22 Types of Hand Protection  Voltage Rated  Temperature Resistant  Infectious Agent / Biohazard Resistant – Latex, Vinyl, Nitrile, etc)

23 Glove Donning and Doffing Image: World Health Organization

24 Care and Maintenance  Check prior to each use for cuts, cracks or discoloration.  Replace as necessary.  Discard single use gloves after use. (Latex, Nitrile, Vinyl, etc)  Store in a clean area.

25 Specific Hand PPE Refer to appendix C for all situations when head protection is required. Or give examples: ex) working in steam plant, cutting tree, Or Ex) When you will be (LIST JOB NAME), (LIST HEAD PPE TYPE FROM HAZARD ASSESSMENT) is to be worn at all times!

26 Feet PPE  Needed when work presents hazards that have potential to cause a foot injury:  Examples of hazards:  Falling objects  Rolling objects  Piercing/cutting injuries  Electrical work  Chemical exposure

27 Types of Foot Protection  Steel toed  Electrical resistant – (will have the letters “EH” on the tongue)  Chemical resistant  Must be ANSI Z41 or ASTM F approved.

28 Care and Maintenance  Check safety shoes prior to each use for cuts, cracks or other damage. Replace as necessary.  Keep electrical hazard shoes dry and free from conductive materials. Replace if sole is punctured, cut, or embedded with conductive materials.  Chemical resistant shoes should be replaced if they are discolored, disfigured, or exhibit any breaks, cracks, or other surface degradations.  Store all shoes in a clean, dry location.

29 Specific Foot PPE Refer to appendix C for all situations when head protection is required. Or give examples: ex) working in steam plant, cutting tree, Or Ex) When you will be (LIST JOB NAME), (LIST HEAD PPE TYPE FROM HAZARD ASSESSMENT) is to be worn at all times!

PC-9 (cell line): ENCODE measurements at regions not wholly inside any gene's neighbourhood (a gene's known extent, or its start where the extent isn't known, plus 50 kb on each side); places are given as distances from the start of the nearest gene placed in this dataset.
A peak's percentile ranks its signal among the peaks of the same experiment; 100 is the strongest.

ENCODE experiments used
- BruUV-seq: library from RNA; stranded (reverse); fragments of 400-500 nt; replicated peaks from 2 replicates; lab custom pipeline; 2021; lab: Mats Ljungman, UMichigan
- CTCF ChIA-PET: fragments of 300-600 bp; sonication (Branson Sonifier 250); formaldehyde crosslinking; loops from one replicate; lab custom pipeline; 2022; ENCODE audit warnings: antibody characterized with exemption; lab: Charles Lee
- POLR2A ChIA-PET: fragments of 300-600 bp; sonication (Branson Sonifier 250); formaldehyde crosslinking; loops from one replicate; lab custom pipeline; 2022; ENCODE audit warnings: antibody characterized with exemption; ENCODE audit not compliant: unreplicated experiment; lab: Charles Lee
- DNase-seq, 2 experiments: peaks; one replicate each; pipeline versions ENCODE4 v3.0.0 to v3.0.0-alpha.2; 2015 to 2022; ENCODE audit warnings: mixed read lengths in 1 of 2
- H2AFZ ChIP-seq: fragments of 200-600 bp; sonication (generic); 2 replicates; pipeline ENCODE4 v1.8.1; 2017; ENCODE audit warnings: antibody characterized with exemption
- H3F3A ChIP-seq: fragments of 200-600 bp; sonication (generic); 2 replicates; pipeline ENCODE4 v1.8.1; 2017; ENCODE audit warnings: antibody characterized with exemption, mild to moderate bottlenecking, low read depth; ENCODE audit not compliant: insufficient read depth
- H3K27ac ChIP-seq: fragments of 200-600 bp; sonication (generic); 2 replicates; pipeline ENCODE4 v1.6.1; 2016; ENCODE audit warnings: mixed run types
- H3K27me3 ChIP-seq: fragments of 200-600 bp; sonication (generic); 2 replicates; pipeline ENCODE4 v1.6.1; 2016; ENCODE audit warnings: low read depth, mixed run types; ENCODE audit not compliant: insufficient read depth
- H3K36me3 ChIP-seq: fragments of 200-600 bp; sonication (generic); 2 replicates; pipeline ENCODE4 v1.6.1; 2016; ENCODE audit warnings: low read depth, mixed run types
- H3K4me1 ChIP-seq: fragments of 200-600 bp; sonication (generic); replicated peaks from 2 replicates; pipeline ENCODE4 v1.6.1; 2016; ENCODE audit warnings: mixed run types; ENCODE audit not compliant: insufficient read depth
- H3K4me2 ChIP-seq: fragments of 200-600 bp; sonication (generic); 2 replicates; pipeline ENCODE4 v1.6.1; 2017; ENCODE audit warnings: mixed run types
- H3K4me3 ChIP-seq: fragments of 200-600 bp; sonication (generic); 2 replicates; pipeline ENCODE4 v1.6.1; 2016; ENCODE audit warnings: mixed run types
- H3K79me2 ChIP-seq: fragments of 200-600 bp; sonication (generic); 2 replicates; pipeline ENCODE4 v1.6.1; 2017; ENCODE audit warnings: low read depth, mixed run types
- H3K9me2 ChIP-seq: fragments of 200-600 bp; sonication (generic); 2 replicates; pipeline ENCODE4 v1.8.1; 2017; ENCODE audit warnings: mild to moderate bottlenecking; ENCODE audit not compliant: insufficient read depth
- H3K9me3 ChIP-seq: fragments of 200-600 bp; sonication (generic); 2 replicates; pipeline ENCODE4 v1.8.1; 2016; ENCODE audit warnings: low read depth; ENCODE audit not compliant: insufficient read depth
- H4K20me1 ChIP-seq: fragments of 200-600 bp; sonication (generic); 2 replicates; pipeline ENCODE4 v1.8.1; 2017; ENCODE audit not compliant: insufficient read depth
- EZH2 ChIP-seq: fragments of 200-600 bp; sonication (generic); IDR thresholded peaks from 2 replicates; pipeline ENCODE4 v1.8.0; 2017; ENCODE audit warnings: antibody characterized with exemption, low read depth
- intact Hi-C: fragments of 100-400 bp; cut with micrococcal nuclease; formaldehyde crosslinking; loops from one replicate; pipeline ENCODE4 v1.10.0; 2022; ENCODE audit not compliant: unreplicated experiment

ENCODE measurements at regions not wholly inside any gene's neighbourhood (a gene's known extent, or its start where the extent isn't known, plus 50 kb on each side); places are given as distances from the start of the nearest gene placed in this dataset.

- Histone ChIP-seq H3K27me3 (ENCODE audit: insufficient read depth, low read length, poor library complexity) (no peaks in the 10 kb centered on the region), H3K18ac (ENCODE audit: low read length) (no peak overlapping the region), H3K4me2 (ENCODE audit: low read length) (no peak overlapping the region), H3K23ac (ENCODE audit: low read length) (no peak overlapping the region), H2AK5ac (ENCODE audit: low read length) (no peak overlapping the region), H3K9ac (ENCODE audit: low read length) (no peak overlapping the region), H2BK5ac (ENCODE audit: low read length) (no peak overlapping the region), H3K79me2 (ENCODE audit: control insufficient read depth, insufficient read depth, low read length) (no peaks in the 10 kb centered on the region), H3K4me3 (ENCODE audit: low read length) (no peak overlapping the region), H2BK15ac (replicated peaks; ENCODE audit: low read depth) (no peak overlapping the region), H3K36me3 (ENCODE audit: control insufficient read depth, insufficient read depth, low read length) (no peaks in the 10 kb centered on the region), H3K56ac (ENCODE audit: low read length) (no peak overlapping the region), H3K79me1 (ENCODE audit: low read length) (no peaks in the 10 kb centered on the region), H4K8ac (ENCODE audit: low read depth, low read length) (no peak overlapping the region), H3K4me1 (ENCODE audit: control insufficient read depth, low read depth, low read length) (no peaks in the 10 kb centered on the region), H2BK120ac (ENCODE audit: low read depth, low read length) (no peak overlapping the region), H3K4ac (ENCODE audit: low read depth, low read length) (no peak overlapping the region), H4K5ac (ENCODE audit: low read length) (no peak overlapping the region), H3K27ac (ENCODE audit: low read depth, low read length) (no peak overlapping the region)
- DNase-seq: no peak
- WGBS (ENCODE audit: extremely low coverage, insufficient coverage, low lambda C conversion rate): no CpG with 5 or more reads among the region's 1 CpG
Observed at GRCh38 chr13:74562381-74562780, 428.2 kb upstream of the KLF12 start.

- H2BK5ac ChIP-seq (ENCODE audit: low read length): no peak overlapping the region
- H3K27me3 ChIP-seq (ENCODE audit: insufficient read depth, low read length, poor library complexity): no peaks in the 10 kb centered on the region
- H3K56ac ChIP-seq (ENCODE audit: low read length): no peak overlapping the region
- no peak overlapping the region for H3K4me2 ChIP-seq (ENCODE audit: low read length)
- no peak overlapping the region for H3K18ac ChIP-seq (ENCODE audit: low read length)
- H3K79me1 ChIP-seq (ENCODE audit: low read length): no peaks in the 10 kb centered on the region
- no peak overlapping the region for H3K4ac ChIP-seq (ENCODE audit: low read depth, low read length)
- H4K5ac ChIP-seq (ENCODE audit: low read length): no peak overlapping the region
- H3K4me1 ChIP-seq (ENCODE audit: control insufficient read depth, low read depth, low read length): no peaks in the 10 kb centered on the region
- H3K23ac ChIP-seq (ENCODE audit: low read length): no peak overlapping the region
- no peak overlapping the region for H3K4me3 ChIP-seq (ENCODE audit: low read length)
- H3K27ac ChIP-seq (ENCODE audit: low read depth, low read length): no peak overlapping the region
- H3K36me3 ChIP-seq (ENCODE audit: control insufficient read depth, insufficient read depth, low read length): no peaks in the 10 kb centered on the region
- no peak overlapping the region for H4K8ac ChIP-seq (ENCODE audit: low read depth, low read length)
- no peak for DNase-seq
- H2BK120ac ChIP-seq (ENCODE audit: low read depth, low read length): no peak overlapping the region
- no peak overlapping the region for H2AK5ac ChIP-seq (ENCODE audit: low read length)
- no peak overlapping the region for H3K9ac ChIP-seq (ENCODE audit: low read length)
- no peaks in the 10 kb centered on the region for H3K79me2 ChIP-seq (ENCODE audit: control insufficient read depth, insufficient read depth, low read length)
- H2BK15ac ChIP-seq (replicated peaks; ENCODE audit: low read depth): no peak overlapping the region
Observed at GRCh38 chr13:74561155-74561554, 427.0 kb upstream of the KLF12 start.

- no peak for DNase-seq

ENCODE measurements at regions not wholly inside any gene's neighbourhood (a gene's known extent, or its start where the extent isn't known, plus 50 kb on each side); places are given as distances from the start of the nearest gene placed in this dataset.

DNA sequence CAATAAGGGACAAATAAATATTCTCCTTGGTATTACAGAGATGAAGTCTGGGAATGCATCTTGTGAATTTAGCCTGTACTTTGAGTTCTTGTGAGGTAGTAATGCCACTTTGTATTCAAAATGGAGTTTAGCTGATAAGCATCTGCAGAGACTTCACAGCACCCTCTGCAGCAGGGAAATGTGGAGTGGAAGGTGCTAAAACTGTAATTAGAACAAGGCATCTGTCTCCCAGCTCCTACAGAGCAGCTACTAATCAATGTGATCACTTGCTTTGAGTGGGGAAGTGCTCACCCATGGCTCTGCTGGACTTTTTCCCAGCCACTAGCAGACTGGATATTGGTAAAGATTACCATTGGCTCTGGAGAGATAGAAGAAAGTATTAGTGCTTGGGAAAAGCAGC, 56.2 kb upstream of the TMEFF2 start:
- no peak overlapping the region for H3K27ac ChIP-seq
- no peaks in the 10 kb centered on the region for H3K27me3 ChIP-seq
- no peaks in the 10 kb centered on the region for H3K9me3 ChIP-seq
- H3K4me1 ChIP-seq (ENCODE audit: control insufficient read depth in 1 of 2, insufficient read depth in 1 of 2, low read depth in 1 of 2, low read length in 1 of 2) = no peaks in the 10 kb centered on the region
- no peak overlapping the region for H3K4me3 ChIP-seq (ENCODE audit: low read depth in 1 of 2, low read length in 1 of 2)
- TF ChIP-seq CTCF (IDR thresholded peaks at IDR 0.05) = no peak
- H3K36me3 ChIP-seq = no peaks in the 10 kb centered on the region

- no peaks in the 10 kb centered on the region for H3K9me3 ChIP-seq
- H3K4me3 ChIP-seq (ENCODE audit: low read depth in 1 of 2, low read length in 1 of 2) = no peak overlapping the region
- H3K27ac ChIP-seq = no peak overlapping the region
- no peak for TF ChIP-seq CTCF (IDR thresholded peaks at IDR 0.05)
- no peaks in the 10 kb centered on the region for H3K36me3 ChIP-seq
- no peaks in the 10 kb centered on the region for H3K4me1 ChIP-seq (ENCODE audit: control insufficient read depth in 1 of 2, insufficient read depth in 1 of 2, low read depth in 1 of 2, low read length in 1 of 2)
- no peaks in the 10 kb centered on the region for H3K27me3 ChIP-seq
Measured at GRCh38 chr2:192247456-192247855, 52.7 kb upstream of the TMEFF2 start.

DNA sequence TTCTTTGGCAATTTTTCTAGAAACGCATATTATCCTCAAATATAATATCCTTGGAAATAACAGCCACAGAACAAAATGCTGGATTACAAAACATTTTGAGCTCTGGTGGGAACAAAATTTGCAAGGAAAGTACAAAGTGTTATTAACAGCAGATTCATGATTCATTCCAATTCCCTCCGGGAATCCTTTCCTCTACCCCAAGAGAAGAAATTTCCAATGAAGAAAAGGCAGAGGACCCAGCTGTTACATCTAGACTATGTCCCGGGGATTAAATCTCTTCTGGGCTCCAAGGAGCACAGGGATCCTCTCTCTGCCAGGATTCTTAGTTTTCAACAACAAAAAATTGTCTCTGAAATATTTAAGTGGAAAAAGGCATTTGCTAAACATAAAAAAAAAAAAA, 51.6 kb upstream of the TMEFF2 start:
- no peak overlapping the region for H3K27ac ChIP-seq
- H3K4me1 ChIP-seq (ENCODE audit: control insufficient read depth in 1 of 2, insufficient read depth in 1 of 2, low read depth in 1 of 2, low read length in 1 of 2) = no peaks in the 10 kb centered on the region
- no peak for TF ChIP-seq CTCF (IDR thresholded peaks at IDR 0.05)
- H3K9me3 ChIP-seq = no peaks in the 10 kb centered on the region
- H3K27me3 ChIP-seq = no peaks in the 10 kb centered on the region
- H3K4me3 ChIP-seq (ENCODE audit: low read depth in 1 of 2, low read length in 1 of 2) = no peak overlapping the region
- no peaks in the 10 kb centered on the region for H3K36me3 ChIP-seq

30 Body PPE  Needed when work presents a potential for contamination or injury to other parts of the body such as legs, arms, back, chest.  Examples of hazards:  Heat  Splashes  Hot/cold metals and liquids  Impacts  Sharp objects  Chemicals  Electrical work  Radiation

31 Types of Body Protection  Lab coats  Aprons  Chemical resistant sleeves  Tyvek suits  Coveralls  Arc Flash Rated

32 Body PPE Removal Image: University of Hawaii

33 Specific Body PPE Refer to appendix C for all situations when head protection is required. Or give examples: ex) working in steam plant, cutting tree, Or Ex) When you will be (LIST JOB NAME), (LIST HEAD PPE TYPE FROM HAZARD ASSESSMENT) is to be worn at all times!

34 Hearing PPE  Needed when the average (over an 8 hour period) noise level of an area reaches 90 decibels.  Hearing protection must be made available to employees when the average (over an 8 hour period) noise level reaches 85 decibels.  Examples of high noise areas can be:  Mechanical rooms  Shops  Construction Sites  When working with machinery/power tools  See PSU Hearing Conservation Program for requirements:  m.pdf m.pdf  More training is required to satisfy the training requirements for hearing protection. See EHS.

35 Types of Hearing Protection  Ear Plugs  Ear Muffs  Canal Caps